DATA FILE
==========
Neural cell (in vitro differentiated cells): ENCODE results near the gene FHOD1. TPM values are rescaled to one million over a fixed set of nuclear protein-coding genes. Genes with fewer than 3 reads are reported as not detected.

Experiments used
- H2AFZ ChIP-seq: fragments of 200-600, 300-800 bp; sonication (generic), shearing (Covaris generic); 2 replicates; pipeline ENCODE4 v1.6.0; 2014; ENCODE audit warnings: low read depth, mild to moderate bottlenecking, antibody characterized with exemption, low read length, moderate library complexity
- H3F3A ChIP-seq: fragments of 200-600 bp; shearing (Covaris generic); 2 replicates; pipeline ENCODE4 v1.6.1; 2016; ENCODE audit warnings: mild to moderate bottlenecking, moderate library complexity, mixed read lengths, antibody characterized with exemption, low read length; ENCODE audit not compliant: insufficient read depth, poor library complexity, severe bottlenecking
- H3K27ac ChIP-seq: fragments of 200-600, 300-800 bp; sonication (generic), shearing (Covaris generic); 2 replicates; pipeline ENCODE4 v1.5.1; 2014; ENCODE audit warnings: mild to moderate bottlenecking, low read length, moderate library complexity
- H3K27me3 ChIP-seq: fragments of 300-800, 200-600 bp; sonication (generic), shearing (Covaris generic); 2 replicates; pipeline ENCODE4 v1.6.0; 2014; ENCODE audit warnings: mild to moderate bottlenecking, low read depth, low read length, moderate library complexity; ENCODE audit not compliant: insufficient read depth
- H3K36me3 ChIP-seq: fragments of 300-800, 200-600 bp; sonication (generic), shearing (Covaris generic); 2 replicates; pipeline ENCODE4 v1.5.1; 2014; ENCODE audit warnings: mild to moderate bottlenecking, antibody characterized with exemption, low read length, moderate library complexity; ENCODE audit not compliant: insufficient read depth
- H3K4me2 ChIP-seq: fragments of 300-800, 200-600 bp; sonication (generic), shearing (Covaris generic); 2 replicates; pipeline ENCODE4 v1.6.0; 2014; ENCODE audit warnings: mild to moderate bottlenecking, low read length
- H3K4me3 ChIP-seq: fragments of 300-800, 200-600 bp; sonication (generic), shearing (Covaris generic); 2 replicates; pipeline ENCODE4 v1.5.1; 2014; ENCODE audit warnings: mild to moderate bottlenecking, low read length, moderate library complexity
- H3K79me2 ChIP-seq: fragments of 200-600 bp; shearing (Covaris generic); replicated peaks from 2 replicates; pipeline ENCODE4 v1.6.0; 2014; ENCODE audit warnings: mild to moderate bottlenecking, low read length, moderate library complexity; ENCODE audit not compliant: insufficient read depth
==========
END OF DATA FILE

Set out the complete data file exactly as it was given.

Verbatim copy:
Neural cell (in vitro differentiated cells): ENCODE results near the gene FHOD1. TPM values are rescaled to one million over a fixed set of nuclear protein-coding genes. Genes with fewer than 3 reads are reported as not detected.

Experiments used
- H2AFZ ChIP-seq: fragments of 200-600, 300-800 bp; sonication (generic), shearing (Covaris generic); 2 replicates; pipeline ENCODE4 v1.6.0; 2014; ENCODE audit warnings: low read depth, mild to moderate bottlenecking, antibody characterized with exemption, low read length, moderate library complexity
- H3F3A ChIP-seq: fragments of 200-600 bp; shearing (Covaris generic); 2 replicates; pipeline ENCODE4 v1.6.1; 2016; ENCODE audit warnings: mild to moderate bottlenecking, moderate library complexity, mixed read lengths, antibody characterized with exemption, low read length; ENCODE audit not compliant: insufficient read depth, poor library complexity, severe bottlenecking
- H3K27ac ChIP-seq: fragments of 200-600, 300-800 bp; sonication (generic), shearing (Covaris generic); 2 replicates; pipeline ENCODE4 v1.5.1; 2014; ENCODE audit warnings: mild to moderate bottlenecking, low read length, moderate library complexity
- H3K27me3 ChIP-seq: fragments of 300-800, 200-600 bp; sonication (generic), shearing (Covaris generic); 2 replicates; pipeline ENCODE4 v1.6.0; 2014; ENCODE audit warnings: mild to moderate bottlenecking, low read depth, low read length, moderate library complexity; ENCODE audit not compliant: insufficient read depth
- H3K36me3 ChIP-seq: fragments of 300-800, 200-600 bp; sonication (generic), shearing (Covaris generic); 2 replicates; pipeline ENCODE4 v1.5.1; 2014; ENCODE audit warnings: mild to moderate bottlenecking, antibody characterized with exemption, low read length, moderate library complexity; ENCODE audit not compliant: insufficient read depth
- H3K4me2 ChIP-seq: fragments of 300-800, 200-600 bp; sonication (generic), shearing (Covaris generic); 2 replicates; pipeline ENCODE4 v1.6.0; 2014; ENCODE audit warnings: mild to moderate bottlenecking, low read length
- H3K4me3 ChIP-seq: fragments of 300-800, 200-600 bp; sonication (generic), shearing (Covaris generic); 2 replicates; pipeline ENCODE4 v1.5.1; 2014; ENCODE audit warnings: mild to moderate bottlenecking, low read length, moderate library complexity
- H3K79me2 ChIP-seq: fragments of 200-600 bp; shearing (Covaris generic); replicated peaks from 2 replicates; pipeline ENCODE4 v1.6.0; 2014; ENCODE audit warnings: mild to moderate bottlenecking, low read length, moderate library complexity; ENCODE audit not compliant: insufficient read depth